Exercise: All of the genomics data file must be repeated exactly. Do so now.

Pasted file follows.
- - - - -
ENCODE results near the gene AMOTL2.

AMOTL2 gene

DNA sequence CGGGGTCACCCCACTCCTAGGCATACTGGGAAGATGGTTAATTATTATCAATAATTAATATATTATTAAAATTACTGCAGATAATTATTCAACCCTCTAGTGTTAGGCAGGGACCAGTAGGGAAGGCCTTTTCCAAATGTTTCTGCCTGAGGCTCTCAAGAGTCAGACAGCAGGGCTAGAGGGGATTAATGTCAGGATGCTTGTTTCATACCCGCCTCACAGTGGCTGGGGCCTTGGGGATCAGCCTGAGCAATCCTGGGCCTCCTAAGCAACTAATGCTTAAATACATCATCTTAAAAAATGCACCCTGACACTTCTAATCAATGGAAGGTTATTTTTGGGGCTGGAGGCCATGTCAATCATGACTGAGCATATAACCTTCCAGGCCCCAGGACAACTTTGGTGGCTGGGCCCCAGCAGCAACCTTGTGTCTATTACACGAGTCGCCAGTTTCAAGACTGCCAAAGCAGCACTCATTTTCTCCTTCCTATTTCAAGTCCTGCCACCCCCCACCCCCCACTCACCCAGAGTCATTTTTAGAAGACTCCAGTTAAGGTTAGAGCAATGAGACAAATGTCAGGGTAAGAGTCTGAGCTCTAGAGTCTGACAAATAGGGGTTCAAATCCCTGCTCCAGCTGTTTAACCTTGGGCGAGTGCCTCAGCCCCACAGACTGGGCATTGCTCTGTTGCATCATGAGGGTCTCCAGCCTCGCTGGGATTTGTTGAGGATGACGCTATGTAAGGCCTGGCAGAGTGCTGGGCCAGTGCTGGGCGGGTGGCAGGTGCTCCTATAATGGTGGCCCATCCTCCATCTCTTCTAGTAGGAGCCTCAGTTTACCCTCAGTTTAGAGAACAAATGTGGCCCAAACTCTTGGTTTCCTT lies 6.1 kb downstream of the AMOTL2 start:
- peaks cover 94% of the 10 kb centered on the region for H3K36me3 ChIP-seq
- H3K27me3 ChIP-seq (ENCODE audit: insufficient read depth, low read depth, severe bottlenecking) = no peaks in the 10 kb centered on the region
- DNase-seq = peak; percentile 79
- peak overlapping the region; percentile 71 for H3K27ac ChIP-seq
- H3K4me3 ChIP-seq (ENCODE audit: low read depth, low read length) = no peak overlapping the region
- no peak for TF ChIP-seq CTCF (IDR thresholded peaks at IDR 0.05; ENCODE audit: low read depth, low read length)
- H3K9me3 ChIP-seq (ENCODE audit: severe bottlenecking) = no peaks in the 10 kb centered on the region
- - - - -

ENCODE results near the gene AMOTL2.

AMOTL2 gene

DNA sequence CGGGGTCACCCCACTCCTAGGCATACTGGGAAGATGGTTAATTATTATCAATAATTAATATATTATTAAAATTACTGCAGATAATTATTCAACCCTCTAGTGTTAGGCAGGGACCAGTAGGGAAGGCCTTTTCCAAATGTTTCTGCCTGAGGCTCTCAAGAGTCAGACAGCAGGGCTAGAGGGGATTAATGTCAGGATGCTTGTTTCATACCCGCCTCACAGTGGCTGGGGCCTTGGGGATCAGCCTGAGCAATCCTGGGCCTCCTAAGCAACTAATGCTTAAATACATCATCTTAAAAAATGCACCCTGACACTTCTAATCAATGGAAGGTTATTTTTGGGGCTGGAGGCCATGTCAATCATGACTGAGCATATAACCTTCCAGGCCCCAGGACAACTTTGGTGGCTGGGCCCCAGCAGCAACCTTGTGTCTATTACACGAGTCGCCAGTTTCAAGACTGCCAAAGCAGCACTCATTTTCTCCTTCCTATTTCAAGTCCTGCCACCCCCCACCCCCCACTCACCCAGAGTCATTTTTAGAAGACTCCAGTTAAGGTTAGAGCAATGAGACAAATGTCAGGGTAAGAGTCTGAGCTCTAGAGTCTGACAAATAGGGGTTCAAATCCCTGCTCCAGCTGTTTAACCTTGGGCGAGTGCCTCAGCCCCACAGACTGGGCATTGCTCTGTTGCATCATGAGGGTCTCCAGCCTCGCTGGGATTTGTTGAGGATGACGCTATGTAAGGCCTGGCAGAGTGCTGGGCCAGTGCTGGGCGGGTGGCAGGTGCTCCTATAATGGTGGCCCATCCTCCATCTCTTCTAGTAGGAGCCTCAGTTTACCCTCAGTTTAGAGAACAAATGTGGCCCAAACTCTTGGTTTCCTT lies 6.1 kb downstream of the AMOTL2 start:
- peaks cover 94% of the 10 kb centered on the region for H3K36me3 ChIP-seq
- H3K27me3 ChIP-seq (ENCODE audit: insufficient read depth, low read depth, severe bottlenecking) = no peaks in the 10 kb centered on the region
- DNase-seq = peak; percentile 79
- peak overlapping the region; percentile 71 for H3K27ac ChIP-seq
- H3K4me3 ChIP-seq (ENCODE audit: low read depth, low read length) = no peak overlapping the region
- no peak for TF ChIP-seq CTCF (IDR thresholded peaks at IDR 0.05; ENCODE audit: low read depth, low read length)
- H3K9me3 ChIP-seq (ENCODE audit: severe bottlenecking) = no peaks in the 10 kb centered on the region